To safeguard personal items, you likely need the coverage afforded by a Personal Articles Floater. This specialized coverage can help you replace your high-value items if they are lost or stolen, repair them if they are damaged by a severe weather event, smoke, or an accident. A Personal Articles Floater may be purchased for single items of great value, or it can be tailored to provide the level of coverage needed for several items or a collection.

3. Take simple but effective steps to protect your home and family from fires

In 2020, fire departments responded to a structure fire approximately every 64 seconds, according to a National Fire Protection Association (NFPA) report. A total of 379,500 residential structure fires occurred that year, the NFPA reported, resulting in 2,630 civilian deaths and $8.7 billion in property damage.

Investing in the appropriate Homeowners Insurance and specialized coverages can help you when things go wrong, and making fire safety a priority can help keep you and your loved ones safe when it strikes. Install new batteries in your smoke detectors, test your fire extinguishers regularly, review basic safety and emergency plans and stage evacuation drills with your family.

If you are a homeowner in a wildfire-prone area, the NFPA, FEMA and other leading experts recommend these basic fire-prevention steps:

  • Keep your roof clear of debris.
  • Use fire-resistant roofing materials.
  • Keep the 5-foot radius around your home free from debris and flammable materials like wood mulch.
  • Trim overhanging branches from trees within a 15- to 20-foot radius of your home.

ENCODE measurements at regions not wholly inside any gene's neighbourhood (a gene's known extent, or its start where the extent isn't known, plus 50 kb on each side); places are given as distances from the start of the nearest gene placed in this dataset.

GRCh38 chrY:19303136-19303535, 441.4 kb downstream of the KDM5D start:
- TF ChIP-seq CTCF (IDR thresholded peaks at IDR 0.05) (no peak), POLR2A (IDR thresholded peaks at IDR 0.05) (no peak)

To further mitigate your risks, ask your insurance broker if your Homeowners Insurance policy includes expanded wildfire coverage. Homeowners in 10 wildfire-prone states can obtain such coverage through policies backed by Burns & Wilcox, which has partnered with Wildfire Defense Systems (WDS), a private insurance fire resource company that provides homeowners insured through its partner companies with wildfire risk management services.

4. Shore up your defenses against cybersecurity threats

According to the FBI’s 2020 Internet Crime Report, the most common cyber crimes reported by victims included phishing scams, non-payment/non-delivery scams, and extortion. The FBI received 791,790 cyber crime complaints in 2020, with reported losses of more than $4.2 billion, the report stated. In 2021, the number of data breaches publicly reported was expected to make it a record-breaking year, Forbes reported.

In addition to creating an incident response plan for your company, training employees in identifying and responding to threats, identifying key cybersecurity stakeholders and assessing your third party-related data risks, you can protect your company and its assets with a Cyber and Privacy Liability Insurance policy tailored to your specific needs. These policies can provide coverage for a range of exposures, including third-party claims, first-party costs, public relations efforts, credit protection, regulatory penalties and notification and forensic costs.